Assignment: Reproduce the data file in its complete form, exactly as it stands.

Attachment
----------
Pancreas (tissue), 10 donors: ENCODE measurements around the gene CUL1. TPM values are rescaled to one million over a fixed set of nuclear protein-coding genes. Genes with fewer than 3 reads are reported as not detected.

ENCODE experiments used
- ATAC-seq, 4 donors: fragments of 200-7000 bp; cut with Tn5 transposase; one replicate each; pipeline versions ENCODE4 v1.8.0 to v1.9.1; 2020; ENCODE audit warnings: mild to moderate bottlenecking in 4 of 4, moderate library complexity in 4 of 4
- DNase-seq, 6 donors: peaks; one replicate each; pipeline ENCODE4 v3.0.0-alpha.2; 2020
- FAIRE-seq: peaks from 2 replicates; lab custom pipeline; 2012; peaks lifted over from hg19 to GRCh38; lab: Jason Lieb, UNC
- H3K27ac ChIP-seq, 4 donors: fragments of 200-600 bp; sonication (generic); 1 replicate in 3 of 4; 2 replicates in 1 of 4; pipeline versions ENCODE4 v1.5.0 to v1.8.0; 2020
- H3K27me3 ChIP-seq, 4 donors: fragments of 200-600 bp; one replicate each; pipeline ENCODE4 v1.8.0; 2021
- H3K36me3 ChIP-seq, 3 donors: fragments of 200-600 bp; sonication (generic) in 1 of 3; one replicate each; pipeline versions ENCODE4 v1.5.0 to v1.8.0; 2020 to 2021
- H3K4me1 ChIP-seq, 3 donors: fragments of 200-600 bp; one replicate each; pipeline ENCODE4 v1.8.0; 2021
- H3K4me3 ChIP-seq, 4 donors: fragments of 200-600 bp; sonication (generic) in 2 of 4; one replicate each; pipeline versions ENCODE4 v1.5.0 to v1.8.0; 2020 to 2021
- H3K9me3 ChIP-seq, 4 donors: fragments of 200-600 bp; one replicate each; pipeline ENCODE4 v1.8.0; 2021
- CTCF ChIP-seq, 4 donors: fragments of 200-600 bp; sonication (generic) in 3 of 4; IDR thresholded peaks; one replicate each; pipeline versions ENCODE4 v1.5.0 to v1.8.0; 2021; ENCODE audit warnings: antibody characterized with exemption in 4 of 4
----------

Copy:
Pancreas (tissue), 10 donors: ENCODE measurements around the gene CUL1. TPM values are rescaled to one million over a fixed set of nuclear protein-coding genes. Genes with fewer than 3 reads are reported as not detected.

ENCODE experiments used
- ATAC-seq, 4 donors: fragments of 200-7000 bp; cut with Tn5 transposase; one replicate each; pipeline versions ENCODE4 v1.8.0 to v1.9.1; 2020; ENCODE audit warnings: mild to moderate bottlenecking in 4 of 4, moderate library complexity in 4 of 4
- DNase-seq, 6 donors: peaks; one replicate each; pipeline ENCODE4 v3.0.0-alpha.2; 2020
- FAIRE-seq: peaks from 2 replicates; lab custom pipeline; 2012; peaks lifted over from hg19 to GRCh38; lab: Jason Lieb, UNC
- H3K27ac ChIP-seq, 4 donors: fragments of 200-600 bp; sonication (generic); 1 replicate in 3 of 4; 2 replicates in 1 of 4; pipeline versions ENCODE4 v1.5.0 to v1.8.0; 2020
- H3K27me3 ChIP-seq, 4 donors: fragments of 200-600 bp; one replicate each; pipeline ENCODE4 v1.8.0; 2021
- H3K36me3 ChIP-seq, 3 donors: fragments of 200-600 bp; sonication (generic) in 1 of 3; one replicate each; pipeline versions ENCODE4 v1.5.0 to v1.8.0; 2020 to 2021
- H3K4me1 ChIP-seq, 3 donors: fragments of 200-600 bp; one replicate each; pipeline ENCODE4 v1.8.0; 2021
- H3K4me3 ChIP-seq, 4 donors: fragments of 200-600 bp; sonication (generic) in 2 of 4; one replicate each; pipeline versions ENCODE4 v1.5.0 to v1.8.0; 2020 to 2021
- H3K9me3 ChIP-seq, 4 donors: fragments of 200-600 bp; one replicate each; pipeline ENCODE4 v1.8.0; 2021
- CTCF ChIP-seq, 4 donors: fragments of 200-600 bp; sonication (generic) in 3 of 4; IDR thresholded peaks; one replicate each; pipeline versions ENCODE4 v1.5.0 to v1.8.0; 2021; ENCODE audit warnings: antibody characterized with exemption in 4 of 4